To answer the literal question: if M and C are just floating-point numbers, the calculation can be done using purely classical Q# constructs:

```
// The function that carries out the computation itself
function Energy (m : Double, c : Double) : Double {
return m * c ^ 2.0;
}
// The operation that you'll invoke to pass the parameters to the function and to print the results
operation PrintEnergy () : Unit {
let c = 299792458.0;
let energy1 = Energy(1.0, c);
Message($"Calculated energy of 1 gram of mass = {energy1}");
let energy2 = Energy(2.0, c);
Message($"Calculated energy of 2 grams of mass = {energy2}");
}
```

The output is:

```
Calculated energy of 1 gram of mass = 89875517873681760
Calculated energy of 2 grams of mass = 1.7975103574736352E+17
```

You will notice that this code fragment does not use any qubits or gates, so it's not really a good example of using quantum computing to solve real-world problems, even though it's implemented using a quantum programming language. This problem involved very simple mathematical computations, which can be done very efficiently using classical computers.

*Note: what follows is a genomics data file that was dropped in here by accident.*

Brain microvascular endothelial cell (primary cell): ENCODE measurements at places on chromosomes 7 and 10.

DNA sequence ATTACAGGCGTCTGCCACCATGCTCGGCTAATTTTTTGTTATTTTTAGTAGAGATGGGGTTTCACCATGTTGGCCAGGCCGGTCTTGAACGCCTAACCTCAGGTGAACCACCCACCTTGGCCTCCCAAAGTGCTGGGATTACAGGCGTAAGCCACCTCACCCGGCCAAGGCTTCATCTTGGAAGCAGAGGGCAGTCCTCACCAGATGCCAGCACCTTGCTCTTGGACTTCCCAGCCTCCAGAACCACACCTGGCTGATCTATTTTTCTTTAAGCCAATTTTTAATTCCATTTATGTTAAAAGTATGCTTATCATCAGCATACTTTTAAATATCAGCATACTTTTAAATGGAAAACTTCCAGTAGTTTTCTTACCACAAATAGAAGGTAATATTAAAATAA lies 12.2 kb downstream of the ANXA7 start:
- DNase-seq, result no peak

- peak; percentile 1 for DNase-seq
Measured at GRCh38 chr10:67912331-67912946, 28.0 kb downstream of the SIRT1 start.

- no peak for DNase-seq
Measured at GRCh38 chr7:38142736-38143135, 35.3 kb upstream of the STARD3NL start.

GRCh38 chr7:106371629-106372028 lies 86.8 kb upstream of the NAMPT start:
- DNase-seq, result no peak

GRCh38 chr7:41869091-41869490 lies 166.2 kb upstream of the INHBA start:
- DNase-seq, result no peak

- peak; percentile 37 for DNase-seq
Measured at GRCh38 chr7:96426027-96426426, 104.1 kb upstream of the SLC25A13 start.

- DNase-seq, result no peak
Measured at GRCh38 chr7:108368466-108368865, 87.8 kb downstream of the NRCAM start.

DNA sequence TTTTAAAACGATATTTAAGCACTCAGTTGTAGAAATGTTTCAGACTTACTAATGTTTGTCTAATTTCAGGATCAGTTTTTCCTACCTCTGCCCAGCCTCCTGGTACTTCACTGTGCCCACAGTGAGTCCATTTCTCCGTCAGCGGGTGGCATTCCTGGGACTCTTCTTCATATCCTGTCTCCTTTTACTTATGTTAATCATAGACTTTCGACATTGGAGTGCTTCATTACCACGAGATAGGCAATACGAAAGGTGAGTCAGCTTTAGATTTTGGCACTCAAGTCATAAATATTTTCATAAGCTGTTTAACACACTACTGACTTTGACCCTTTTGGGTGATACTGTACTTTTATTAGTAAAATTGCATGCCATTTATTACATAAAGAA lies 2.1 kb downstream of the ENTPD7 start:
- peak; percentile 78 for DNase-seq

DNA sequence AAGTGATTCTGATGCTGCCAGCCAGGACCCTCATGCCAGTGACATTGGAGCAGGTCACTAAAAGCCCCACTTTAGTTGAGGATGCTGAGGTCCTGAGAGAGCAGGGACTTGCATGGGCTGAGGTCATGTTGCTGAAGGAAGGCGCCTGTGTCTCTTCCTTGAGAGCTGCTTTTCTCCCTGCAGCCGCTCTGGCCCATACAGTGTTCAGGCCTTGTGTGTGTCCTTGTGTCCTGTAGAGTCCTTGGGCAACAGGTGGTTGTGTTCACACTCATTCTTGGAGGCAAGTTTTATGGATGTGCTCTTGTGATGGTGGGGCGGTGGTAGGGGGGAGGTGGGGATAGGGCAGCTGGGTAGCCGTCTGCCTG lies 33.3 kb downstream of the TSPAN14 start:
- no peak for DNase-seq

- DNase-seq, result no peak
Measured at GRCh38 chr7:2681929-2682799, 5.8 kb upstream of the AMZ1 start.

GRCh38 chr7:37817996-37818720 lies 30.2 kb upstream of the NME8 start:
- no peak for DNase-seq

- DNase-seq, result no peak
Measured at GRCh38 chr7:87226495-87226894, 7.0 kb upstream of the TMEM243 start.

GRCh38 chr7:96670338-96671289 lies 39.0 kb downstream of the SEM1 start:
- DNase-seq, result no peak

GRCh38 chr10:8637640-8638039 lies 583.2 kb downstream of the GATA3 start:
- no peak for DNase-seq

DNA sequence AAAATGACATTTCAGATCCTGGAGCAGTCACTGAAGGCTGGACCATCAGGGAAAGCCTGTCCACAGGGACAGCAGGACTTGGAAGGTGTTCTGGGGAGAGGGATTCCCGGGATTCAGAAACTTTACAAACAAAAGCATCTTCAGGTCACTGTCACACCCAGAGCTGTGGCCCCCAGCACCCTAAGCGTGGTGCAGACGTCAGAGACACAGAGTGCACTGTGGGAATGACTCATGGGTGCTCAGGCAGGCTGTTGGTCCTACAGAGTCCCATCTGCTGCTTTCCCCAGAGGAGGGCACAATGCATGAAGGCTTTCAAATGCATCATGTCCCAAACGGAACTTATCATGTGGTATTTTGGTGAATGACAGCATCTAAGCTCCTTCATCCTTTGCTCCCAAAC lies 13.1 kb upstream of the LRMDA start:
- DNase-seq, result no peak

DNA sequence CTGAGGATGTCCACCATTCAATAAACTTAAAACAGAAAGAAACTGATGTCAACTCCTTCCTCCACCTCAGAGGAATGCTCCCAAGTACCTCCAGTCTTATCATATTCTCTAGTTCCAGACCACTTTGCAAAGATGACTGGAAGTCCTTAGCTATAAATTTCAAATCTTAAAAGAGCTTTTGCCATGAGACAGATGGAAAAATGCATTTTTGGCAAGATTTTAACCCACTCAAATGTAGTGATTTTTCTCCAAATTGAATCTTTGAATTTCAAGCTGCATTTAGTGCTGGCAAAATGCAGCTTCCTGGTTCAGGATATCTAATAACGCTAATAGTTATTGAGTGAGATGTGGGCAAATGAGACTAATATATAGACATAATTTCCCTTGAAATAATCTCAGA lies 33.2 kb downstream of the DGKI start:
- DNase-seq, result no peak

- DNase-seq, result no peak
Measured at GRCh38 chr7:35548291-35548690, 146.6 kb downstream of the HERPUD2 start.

Quantum computers are going to use a co-processor model of computation - we'll use them to do computations that they are well suited to do (such as solving chemistry problems), and use classical computers for the rest of the computations.

To learn to apply quantum computing to solving problems with Q#, you can check out the Quantum Katas - a collection of tutorials and programming exercises. In particular, they show how to translate classical problems such as SAT or graph coloring into a form that can take advantage of quantum computing algorithms. *(Disclosure: I'm the maintainer of this project)*